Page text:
In the last several years, cancer therapies have evolved to include vaccines as an integral part of treatment. This strategy hinges on the body’s own immune system to identify and attack cancer cells while leaving healthy cells intact (Image 1).
Though several types of vaccines exist, recently scientists have been studying the efficacy of antigen specific mRNA. Although cellular targeting and intracellular delivery of the mRNA has been challenging, mRNA vaccines offer superior safety profiles to other technologies.
| Image 1: Immune cells attacking a cancer cell. |
Published recently in Nanoletters, Matthias Oberli and colleagues tackled this issue by developing a lipid nanoparticle (LNP) formulation to deliver mRNA to immune cells to induce a cytotoxic CD8 T cell response,
"Clinical experience with mRNA vaccines, so far, is very positive: No severe side effects have been reported, and an antigen specific immune response could be detected in some patients. We are only aware of one clinical study involving lipid nanoparticles as an mRNA vector that reported results and of one ongoing study," the researchers explained.
The group’s lipid nanoparticle library consisted of various formulations all containing a phospholipid, an ionizable lipid, a polyethylene glycol (PEG) containing lipid, cholesterol, and an additive for the delivery of mRNA vaccines.
In their initial experiments, the group tested a number of lipid nanoparticles complexed with TriLink’s OVA mRNA, which were injected into mice and tested for OVA-specific CD8 T cells.
After identifying the candidate with the most potential (B-11), they showed that B-11 demonstrated favorable biodistribution using TriLink’s FLuc mRNA. Likewise, with the help of TriLink’s Cre recombinase mRNA, they demonstrated uptake of the mRNA-LPN complexes in multiple immune cell populations, including dendritic cells, macrophages, neutrophils, and B cells.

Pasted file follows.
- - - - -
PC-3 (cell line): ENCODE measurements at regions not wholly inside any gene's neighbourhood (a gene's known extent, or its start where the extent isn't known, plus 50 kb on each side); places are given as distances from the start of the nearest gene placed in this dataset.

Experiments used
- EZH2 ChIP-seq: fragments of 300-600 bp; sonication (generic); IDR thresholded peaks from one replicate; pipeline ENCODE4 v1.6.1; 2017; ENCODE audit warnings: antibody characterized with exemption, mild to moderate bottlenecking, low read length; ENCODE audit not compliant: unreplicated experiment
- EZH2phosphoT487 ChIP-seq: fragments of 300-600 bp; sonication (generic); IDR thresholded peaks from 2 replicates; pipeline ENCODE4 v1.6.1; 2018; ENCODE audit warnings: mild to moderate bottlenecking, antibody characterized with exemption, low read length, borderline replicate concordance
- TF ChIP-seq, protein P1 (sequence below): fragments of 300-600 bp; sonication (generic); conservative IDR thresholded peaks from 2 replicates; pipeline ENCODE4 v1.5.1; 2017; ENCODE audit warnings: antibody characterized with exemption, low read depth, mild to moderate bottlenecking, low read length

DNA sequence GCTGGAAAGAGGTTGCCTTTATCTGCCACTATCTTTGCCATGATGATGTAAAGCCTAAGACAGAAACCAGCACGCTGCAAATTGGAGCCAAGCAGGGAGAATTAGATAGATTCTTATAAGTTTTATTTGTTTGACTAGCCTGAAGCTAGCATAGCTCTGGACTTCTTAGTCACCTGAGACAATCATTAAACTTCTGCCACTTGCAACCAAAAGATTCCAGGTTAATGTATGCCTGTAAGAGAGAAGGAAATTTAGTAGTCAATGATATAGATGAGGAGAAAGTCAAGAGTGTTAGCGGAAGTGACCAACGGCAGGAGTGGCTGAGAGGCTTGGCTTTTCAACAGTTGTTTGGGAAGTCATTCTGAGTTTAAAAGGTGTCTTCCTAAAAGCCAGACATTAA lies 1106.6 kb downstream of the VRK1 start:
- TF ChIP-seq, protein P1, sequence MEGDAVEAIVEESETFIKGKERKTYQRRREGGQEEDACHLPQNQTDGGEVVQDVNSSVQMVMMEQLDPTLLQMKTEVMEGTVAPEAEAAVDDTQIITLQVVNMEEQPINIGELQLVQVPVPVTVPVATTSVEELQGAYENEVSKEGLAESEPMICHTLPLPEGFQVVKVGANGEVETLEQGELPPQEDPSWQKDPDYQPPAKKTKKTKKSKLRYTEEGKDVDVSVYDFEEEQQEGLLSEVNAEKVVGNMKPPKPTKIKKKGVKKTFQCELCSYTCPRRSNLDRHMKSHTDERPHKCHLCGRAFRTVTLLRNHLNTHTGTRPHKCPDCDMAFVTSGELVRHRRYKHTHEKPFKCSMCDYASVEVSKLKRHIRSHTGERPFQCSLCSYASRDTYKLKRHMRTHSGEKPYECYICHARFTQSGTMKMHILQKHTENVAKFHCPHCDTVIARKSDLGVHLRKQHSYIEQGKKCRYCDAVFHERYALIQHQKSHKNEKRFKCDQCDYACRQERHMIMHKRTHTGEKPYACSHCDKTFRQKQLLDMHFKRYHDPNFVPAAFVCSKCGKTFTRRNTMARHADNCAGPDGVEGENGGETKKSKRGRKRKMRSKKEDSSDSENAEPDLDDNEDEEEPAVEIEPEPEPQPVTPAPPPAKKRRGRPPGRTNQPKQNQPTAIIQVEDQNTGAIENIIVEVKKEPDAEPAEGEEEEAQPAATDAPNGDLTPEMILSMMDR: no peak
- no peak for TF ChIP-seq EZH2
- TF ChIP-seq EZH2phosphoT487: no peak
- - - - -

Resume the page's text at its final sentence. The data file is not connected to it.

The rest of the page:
The researchers then tested mRNA modified with pseudouridine and 5-methylcytidine versus unmodified mRNA, and found that while OVA-specific CD4 cells remained comparable, mice treated with unmodified mRNA exhibited significantly increased CD 8 T cell levels at all time points.
Strikingly, the group then showed that the OVA mRNA–LNP complexes were functional in a tumor immunotherapy model, by showing that injection of the formulation not only slowed tumor growth but contributed to tumor shrinkage.
Finally, Oberli and colleagues showed that this effect was not specific to only the OVA antigen by utilizing a B16F10 melanoma model with the self-antigens of tyrosinase-related protein 2 (TRP2) and glycoprotein 100 (gp100). Specifically, they found a significant increase in overall survival of B16510 mice treated with TRP2 and gp100 mRNA. Additionally, they found that tumor suppression was significantly enhanced by adding lipopolysaccharide (LPS) to the nanoparticle formulation.
"LPS is a very potent TLR4 agonist," the researchers noted. "We envisioned that the LPS anchors in the outer membrane of the LNPs via the lipid A anchor and points the highly hydrophobic O-antigen repeat outward. An additional benefit of replacing some of the shielding PEG with O-antigen repeat carbohydrates may be that the LNPs bind to APCs via carbohydrate recognizing lectin receptors that are omnipresent on APCs and are endocytosed more effciently."
Overall, the results suggest that the mRNA-LNP formulation induces antigen-specific immune cell activation and that LPS may positively impact its potency. Further studies are necessary to investigate the efficacy of the system with other antigens and tumor types and eventually to test whether it is effective and safe in humans.
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